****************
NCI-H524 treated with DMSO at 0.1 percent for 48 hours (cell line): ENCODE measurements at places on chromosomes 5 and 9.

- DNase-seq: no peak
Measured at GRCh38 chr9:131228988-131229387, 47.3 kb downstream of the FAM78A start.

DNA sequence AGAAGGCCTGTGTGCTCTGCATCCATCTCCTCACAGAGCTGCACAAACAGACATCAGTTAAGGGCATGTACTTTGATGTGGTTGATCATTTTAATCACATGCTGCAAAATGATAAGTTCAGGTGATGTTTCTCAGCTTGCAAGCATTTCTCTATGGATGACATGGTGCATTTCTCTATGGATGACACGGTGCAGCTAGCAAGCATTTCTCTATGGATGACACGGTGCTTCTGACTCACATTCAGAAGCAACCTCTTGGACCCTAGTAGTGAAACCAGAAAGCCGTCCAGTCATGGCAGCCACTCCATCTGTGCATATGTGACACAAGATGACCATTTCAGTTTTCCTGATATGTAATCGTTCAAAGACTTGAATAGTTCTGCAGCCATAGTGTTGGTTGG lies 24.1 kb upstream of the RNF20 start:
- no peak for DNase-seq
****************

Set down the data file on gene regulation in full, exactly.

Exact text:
NCI-H524 treated with DMSO at 0.1 percent for 48 hours (cell line): ENCODE measurements at places on chromosomes 5 and 9.

- DNase-seq: no peak
Measured at GRCh38 chr9:131228988-131229387, 47.3 kb downstream of the FAM78A start.

DNA sequence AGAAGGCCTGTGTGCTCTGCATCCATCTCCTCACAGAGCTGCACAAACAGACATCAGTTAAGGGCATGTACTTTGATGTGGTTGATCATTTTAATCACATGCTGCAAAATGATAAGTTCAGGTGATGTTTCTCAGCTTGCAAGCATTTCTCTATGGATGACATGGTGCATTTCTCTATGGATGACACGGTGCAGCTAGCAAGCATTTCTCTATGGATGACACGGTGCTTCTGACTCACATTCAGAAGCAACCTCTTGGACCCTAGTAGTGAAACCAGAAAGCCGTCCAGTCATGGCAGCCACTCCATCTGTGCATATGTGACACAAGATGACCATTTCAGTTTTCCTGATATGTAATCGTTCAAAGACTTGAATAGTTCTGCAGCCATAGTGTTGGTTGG lies 24.1 kb upstream of the RNF20 start:
- no peak for DNase-seq